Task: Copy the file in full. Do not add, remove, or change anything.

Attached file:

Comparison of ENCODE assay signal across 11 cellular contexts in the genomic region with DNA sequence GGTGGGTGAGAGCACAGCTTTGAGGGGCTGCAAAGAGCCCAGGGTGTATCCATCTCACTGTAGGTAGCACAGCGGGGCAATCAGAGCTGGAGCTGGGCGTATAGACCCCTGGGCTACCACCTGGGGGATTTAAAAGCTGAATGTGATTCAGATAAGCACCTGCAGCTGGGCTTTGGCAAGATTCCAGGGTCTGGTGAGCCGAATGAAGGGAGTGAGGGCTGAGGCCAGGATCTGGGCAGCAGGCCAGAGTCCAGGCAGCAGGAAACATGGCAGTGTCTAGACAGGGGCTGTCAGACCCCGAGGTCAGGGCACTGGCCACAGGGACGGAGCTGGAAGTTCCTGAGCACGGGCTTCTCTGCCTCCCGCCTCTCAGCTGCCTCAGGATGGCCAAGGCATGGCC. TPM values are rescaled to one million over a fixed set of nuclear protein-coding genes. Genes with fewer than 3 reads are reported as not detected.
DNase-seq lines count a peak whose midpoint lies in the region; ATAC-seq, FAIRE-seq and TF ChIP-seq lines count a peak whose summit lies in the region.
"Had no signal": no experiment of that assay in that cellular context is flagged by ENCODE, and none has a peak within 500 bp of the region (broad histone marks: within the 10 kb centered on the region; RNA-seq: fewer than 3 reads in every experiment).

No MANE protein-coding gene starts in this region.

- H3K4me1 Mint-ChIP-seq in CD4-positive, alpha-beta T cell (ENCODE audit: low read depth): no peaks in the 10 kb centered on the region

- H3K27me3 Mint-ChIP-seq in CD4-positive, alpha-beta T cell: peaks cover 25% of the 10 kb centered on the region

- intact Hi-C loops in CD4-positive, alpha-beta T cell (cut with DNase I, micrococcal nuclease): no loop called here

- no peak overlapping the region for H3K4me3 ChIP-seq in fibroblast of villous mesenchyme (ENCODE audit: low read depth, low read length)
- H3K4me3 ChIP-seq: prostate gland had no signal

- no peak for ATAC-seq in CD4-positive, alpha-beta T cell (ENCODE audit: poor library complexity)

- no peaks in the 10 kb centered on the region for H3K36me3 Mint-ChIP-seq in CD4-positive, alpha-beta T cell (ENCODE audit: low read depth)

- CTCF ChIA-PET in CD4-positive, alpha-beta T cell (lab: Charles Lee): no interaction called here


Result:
Comparison of ENCODE assay signal across 11 cellular contexts in the genomic region with DNA sequence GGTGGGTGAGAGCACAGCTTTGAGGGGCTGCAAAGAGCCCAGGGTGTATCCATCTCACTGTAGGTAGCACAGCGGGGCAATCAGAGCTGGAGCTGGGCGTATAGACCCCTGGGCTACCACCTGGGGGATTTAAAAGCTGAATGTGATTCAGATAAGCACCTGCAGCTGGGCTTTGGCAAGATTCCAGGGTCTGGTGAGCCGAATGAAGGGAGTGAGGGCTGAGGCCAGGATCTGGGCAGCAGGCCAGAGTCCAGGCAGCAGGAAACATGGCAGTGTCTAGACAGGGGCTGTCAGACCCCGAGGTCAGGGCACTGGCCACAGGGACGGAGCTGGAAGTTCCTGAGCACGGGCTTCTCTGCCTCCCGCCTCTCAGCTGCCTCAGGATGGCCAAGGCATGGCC. TPM values are rescaled to one million over a fixed set of nuclear protein-coding genes. Genes with fewer than 3 reads are reported as not detected.
DNase-seq lines count a peak whose midpoint lies in the region; ATAC-seq, FAIRE-seq and TF ChIP-seq lines count a peak whose summit lies in the region.
"Had no signal": no experiment of that assay in that cellular context is flagged by ENCODE, and none has a peak within 500 bp of the region (broad histone marks: within the 10 kb centered on the region; RNA-seq: fewer than 3 reads in every experiment).

No MANE protein-coding gene starts in this region.

- H3K4me1 Mint-ChIP-seq in CD4-positive, alpha-beta T cell (ENCODE audit: low read depth): no peaks in the 10 kb centered on the region

- H3K27me3 Mint-ChIP-seq in CD4-positive, alpha-beta T cell: peaks cover 25% of the 10 kb centered on the region

- intact Hi-C loops in CD4-positive, alpha-beta T cell (cut with DNase I, micrococcal nuclease): no loop called here

- no peak overlapping the region for H3K4me3 ChIP-seq in fibroblast of villous mesenchyme (ENCODE audit: low read depth, low read length)
- H3K4me3 ChIP-seq: prostate gland had no signal

- no peak for ATAC-seq in CD4-positive, alpha-beta T cell (ENCODE audit: poor library complexity)

- no peaks in the 10 kb centered on the region for H3K36me3 Mint-ChIP-seq in CD4-positive, alpha-beta T cell (ENCODE audit: low read depth)

- CTCF ChIA-PET in CD4-positive, alpha-beta T cell (lab: Charles Lee): no interaction called here